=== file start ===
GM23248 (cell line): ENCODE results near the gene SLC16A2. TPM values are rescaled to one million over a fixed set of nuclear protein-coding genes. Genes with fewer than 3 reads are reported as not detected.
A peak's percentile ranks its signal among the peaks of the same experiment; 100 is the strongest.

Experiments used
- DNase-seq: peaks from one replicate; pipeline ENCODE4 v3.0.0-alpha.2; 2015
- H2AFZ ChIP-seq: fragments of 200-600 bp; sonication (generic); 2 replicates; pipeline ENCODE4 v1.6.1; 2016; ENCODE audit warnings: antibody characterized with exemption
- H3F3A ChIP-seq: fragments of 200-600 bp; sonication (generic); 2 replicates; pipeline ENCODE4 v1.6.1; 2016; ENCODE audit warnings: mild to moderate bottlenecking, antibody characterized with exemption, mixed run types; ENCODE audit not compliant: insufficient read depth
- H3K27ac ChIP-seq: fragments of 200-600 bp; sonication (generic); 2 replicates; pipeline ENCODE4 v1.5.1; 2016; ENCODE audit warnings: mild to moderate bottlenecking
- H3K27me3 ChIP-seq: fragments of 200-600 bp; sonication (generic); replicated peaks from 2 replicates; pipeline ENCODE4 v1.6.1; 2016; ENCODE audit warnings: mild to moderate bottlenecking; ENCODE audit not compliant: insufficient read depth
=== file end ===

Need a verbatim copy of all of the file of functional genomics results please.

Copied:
GM23248 (cell line): ENCODE results near the gene SLC16A2. TPM values are rescaled to one million over a fixed set of nuclear protein-coding genes. Genes with fewer than 3 reads are reported as not detected.
A peak's percentile ranks its signal among the peaks of the same experiment; 100 is the strongest.

Experiments used
- DNase-seq: peaks from one replicate; pipeline ENCODE4 v3.0.0-alpha.2; 2015
- H2AFZ ChIP-seq: fragments of 200-600 bp; sonication (generic); 2 replicates; pipeline ENCODE4 v1.6.1; 2016; ENCODE audit warnings: antibody characterized with exemption
- H3F3A ChIP-seq: fragments of 200-600 bp; sonication (generic); 2 replicates; pipeline ENCODE4 v1.6.1; 2016; ENCODE audit warnings: mild to moderate bottlenecking, antibody characterized with exemption, mixed run types; ENCODE audit not compliant: insufficient read depth
- H3K27ac ChIP-seq: fragments of 200-600 bp; sonication (generic); 2 replicates; pipeline ENCODE4 v1.5.1; 2016; ENCODE audit warnings: mild to moderate bottlenecking
- H3K27me3 ChIP-seq: fragments of 200-600 bp; sonication (generic); replicated peaks from 2 replicates; pipeline ENCODE4 v1.6.1; 2016; ENCODE audit warnings: mild to moderate bottlenecking; ENCODE audit not compliant: insufficient read depth